Dr. Joshua Kellogg (Chemistry and Biochemistry) received new funding from the National Institutes of Health for the project “Complex Natural Product Mixtures Against Drug Resistant Infections: Targeting Multiple Pathways to Combat Bacteria.”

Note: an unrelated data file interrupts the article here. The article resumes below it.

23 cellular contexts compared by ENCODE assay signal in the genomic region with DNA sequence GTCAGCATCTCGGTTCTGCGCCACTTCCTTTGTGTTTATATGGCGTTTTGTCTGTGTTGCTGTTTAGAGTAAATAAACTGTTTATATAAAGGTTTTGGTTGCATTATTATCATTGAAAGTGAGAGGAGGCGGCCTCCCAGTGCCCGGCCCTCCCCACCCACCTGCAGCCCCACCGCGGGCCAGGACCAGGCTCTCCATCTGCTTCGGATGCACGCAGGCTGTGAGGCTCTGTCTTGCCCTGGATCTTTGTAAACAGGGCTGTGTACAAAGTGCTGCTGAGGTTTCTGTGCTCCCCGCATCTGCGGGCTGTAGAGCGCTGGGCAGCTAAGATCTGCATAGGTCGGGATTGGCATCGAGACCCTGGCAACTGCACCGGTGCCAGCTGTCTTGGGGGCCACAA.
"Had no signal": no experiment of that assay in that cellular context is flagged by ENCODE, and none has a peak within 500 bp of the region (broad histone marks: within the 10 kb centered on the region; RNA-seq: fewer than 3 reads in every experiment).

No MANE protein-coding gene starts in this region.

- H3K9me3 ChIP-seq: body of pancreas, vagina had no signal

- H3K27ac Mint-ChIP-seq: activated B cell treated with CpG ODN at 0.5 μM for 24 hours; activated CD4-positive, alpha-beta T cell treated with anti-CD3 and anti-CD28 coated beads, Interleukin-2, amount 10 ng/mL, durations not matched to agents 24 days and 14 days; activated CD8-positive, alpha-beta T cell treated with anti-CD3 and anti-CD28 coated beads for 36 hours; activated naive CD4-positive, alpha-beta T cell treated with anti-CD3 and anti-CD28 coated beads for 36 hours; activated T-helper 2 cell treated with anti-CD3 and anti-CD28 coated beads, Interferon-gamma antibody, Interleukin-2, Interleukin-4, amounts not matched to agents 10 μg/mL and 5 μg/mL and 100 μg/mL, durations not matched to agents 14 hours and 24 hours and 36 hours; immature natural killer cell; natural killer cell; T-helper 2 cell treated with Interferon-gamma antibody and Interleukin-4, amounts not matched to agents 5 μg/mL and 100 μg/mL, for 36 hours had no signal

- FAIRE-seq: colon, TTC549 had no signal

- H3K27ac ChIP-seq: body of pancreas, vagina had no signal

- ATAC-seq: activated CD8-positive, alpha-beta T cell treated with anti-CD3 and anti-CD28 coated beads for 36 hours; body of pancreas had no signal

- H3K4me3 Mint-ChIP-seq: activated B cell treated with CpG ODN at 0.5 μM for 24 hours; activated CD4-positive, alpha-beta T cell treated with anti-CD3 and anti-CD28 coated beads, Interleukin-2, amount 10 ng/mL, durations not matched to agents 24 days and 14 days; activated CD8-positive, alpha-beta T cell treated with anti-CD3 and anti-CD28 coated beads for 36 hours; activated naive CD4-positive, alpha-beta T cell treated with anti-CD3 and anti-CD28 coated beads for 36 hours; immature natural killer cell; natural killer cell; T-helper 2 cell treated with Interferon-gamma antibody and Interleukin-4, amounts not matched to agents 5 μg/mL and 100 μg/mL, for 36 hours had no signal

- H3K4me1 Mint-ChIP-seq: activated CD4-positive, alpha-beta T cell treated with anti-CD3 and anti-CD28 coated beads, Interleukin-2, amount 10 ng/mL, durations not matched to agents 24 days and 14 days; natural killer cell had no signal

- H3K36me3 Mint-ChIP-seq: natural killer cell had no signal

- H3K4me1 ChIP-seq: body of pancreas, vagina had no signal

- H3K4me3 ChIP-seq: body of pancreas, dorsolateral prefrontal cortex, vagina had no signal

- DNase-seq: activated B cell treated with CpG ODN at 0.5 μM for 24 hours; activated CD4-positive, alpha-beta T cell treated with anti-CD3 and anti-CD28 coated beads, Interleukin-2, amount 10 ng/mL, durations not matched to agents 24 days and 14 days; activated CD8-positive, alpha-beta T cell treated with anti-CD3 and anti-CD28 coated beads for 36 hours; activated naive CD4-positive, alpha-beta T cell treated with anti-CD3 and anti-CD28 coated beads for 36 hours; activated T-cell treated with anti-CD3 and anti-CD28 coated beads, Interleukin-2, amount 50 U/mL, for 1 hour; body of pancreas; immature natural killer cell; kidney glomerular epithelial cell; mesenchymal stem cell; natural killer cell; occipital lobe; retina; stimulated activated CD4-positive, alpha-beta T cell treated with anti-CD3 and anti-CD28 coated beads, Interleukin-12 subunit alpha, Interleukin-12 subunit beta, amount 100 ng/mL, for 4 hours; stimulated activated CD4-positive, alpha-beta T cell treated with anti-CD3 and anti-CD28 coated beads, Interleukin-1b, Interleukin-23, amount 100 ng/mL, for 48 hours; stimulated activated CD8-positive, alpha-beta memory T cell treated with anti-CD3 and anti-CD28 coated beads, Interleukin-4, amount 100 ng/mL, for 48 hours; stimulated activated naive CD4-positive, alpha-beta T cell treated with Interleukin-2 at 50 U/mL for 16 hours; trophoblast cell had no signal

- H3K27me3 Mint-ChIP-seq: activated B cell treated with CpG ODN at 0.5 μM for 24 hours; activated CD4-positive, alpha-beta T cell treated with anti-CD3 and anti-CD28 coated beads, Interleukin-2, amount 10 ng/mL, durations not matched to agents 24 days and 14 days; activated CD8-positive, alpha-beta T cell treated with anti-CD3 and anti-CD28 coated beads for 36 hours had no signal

According to the abstract, many dietary supplements are used in the form of complex mixtures, and their purported efficacy is often attributed to the presence of multiple constituents with combined activity greater than that of individual metabolites. Such mixtures can potentially target multiple pathways to exert their effects. Indeed, pharmaceutical combination therapy approaches have become standard interventions for diseases such as cancer, diabetes, HIV/AIDS, and malaria. The complexity of dietary supplements poses a major challenge, and there is currently a lack of knowledge for many of these supplements as to the mechanisms that underlie their biological effects, and whether activities observed at the cellular level translate into more complex model systems. Very few studies have investigated whether components of a complex mixture work in combination to affect a phenotypic response. The goal of these studies is to conduct both in vitro and in vivo studies to evaluate the mechanisms that underlie biological activity of a complex natural product mixture.